Ryan Hamilton Davis
Finance Minister Colm Imbert said subsidizing fuel with petroleum at its current rate would cost Trinidad and Tobago $3 billion – and that’s a cost the government simply hasn’t budgeted for.
Imbert made the statements during an interview with TTT, in which he explained the problems with fuel prices and the fuel subsidy, and why the subsidy was reduced.
“Right now, with oil at US$95, or if you use an average price of US$95, the cost of premium gasoline would be over $7/litre, or $7.25. The cost of the super would be around $7.05. The cost of diesel would be $6.50 or $6.70.
“Let’s say the average is TT$8. With our annual consumption of one billion barrels of gasoline, that means the country has to pay TT$8 billion to buy fuel. At prices (before the increase), the revenue that would have been generated would have been approximately TT$5 billion.
“So the rest that would have to be compensated by the government would be around TT$3 billion. Somebody has to pay that extra $3 billion.”
He said most of the supposed $3 billion shortfall would come from the Treasury, which holds the money for VAT, income tax, corporation tax and all other sources of government revenue.
He added that the government had allocated $200 million to subsidize the price of fuel in the 2021-2022 budget. This was calculated from an oil price of around US$65 per barrel. But the price is now much higher.
“So the subsidy that has to be paid to maintain prices (at previous levels) is an expense that has not been budgeted for.”
He criticized the cut in the fuel subsidy and called comparisons with places like Barbados and Guyana false. He added that the arguments that these countries are cutting taxes and increasing subsidies in separate countries are irrelevant to the point that TT would have to find billions of dollars to maintain subsidies at previous levels.
“What is relevant is where do you find $2 billion or $3 billion to make up the difference between the cost of buying the fuel and the price at which you sell it?
“None of the commentators say where they would get this from. Will they increase VAT? Will they increase the rate of income tax? imported goods Where do they get the money?
“They (the commentators) don’t want to deal with the reality that there’s a $2 billion to $3 billion deficit that has to come from somewhere.”
Imbert said the government made the decision to reduce the fuel subsidy so that some of that spending could be applied to other things.
“We could invest it in development programs, fix potholes, fix roads, clean sewers, make sure there’s no flooding as the rainy season approaches. rains, in the health sector, free education or higher education.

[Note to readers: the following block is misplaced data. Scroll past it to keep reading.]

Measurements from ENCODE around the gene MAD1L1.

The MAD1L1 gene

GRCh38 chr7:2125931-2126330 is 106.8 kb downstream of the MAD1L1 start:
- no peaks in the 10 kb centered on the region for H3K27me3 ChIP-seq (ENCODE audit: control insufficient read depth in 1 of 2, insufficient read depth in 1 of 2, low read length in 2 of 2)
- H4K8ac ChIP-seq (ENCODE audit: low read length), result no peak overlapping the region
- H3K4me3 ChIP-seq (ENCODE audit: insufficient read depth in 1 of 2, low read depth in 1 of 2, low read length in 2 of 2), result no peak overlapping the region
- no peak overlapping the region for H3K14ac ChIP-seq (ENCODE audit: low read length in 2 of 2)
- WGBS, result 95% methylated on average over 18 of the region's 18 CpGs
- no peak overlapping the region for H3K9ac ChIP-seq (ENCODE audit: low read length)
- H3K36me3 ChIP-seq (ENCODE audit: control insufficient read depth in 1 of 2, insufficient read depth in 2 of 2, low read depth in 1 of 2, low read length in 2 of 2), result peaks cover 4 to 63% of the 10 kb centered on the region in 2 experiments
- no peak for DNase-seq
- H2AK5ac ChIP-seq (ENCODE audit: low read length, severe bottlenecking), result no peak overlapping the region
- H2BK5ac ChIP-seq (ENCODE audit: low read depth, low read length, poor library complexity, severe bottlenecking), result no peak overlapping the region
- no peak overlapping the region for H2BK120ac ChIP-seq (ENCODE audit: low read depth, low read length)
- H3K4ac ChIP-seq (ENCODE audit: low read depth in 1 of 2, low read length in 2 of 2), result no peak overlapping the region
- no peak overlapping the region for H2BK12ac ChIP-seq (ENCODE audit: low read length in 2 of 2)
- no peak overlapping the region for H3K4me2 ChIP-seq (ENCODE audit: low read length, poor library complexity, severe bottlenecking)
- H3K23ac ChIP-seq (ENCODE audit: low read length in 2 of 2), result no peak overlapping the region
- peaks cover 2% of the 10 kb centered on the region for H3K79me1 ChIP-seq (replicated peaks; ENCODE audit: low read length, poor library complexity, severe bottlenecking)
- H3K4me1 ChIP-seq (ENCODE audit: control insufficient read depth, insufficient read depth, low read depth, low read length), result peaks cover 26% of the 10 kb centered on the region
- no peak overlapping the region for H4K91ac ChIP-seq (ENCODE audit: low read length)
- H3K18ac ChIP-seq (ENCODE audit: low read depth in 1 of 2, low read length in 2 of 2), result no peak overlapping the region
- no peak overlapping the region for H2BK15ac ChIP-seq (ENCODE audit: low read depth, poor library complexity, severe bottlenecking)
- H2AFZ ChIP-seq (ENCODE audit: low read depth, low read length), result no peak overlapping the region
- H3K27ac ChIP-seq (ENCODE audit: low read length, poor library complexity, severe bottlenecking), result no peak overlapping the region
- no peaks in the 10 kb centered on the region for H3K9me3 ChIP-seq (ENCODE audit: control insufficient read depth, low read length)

“We don’t think it’s a good idea to take $2 billion or $3 billion and spend it on keeping fuel prices down. It should be spent on something that benefits the nation much better.”
Imbert said the price of fuel is determined by several factors. This includes the price of buying oil at the world market price, plus the price of turning that oil into gasoline, plus the cost of logistics, transportation, storage and other overheads. He said that TT normally buys its fuel from the United States.
Imbert explained that the fuel subsidy began in the 1970s when an Arab-Israeli conflict sparked what many have called the first oil crisis in history.
The conflict, the Yom Kippur War, began in 1973, when Egypt and Syria launched a surprise attack on Israel on the Jewish day of Yom Kippur (atonement). But when the tide turned and Israel began to gain ground, Arab oil-producing countries tried to pressure Western countries to force Israel out, imposing embargoes on the United States, the Netherlands, Portugal, Rhodesia and South Africa.
In December 1973, the Organization of the Petroleum Exporting Countries (OPEC) held a conference in Vienna where it was announced that the price of oil, which had been around US$5 a barrel, would rise to US$11.65 per barrel due to the halt in oil production. exports to these countries. In response to the rising price of oil and the correlated price of fuel, the Prime Minister, Dr. Eric Williams, introduced the Fuel Subsidy.
But Imbert noted that in 2014 the then-government spent nearly $7 billion to maintain the same fuel subsidy.
He said the government was afraid of the backlash that would result from cutting the subsidy and decided to maintain it. It was a bad long-term decision, he said.
“Can you imagine if the government at the time decided to set aside TT$2 billion for the fuel subsidy and had the remaining TT$5 billion? They could have paid all the salary arrears to civil servants and not let the incoming government deal with it as an expense that would burden the treasury. There are many different things the money could have been used for.
On April 19, premium and premium gasoline prices increased by $1 per liter to $6.75 and $5.97 respectively. Diesel rose 50 cents to $3.91 and kerosene to $3.50.